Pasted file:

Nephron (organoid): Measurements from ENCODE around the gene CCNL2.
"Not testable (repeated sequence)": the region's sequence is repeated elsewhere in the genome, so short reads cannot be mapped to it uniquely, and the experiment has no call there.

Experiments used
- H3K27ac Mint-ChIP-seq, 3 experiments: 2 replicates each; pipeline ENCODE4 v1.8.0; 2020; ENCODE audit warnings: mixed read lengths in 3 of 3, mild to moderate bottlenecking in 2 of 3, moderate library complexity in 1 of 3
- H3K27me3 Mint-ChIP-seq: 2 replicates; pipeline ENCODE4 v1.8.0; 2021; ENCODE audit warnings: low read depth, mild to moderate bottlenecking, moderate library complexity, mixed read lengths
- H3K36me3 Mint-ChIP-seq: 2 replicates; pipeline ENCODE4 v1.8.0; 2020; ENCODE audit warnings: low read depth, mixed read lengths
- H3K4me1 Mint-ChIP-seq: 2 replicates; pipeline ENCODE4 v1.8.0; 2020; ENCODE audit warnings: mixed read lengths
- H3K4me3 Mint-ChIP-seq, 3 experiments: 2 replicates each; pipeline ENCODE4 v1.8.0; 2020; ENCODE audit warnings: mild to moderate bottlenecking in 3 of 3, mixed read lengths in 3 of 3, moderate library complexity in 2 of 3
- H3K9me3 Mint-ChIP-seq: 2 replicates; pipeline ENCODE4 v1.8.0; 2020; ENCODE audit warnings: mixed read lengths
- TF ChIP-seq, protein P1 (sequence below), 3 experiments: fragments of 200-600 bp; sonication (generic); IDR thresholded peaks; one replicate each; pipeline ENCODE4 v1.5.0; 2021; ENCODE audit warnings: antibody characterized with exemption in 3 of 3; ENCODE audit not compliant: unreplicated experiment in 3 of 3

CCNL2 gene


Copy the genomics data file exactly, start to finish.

Nephron (organoid): Measurements from ENCODE around the gene CCNL2.
"Not testable (repeated sequence)": the region's sequence is repeated elsewhere in the genome, so short reads cannot be mapped to it uniquely, and the experiment has no call there.

Experiments used
- H3K27ac Mint-ChIP-seq, 3 experiments: 2 replicates each; pipeline ENCODE4 v1.8.0; 2020; ENCODE audit warnings: mixed read lengths in 3 of 3, mild to moderate bottlenecking in 2 of 3, moderate library complexity in 1 of 3
- H3K27me3 Mint-ChIP-seq: 2 replicates; pipeline ENCODE4 v1.8.0; 2021; ENCODE audit warnings: low read depth, mild to moderate bottlenecking, moderate library complexity, mixed read lengths
- H3K36me3 Mint-ChIP-seq: 2 replicates; pipeline ENCODE4 v1.8.0; 2020; ENCODE audit warnings: low read depth, mixed read lengths
- H3K4me1 Mint-ChIP-seq: 2 replicates; pipeline ENCODE4 v1.8.0; 2020; ENCODE audit warnings: mixed read lengths
- H3K4me3 Mint-ChIP-seq, 3 experiments: 2 replicates each; pipeline ENCODE4 v1.8.0; 2020; ENCODE audit warnings: mild to moderate bottlenecking in 3 of 3, mixed read lengths in 3 of 3, moderate library complexity in 2 of 3
- H3K9me3 Mint-ChIP-seq: 2 replicates; pipeline ENCODE4 v1.8.0; 2020; ENCODE audit warnings: mixed read lengths
- TF ChIP-seq, protein P1 (sequence below), 3 experiments: fragments of 200-600 bp; sonication (generic); IDR thresholded peaks; one replicate each; pipeline ENCODE4 v1.5.0; 2021; ENCODE audit warnings: antibody characterized with exemption in 3 of 3; ENCODE audit not compliant: unreplicated experiment in 3 of 3

CCNL2 gene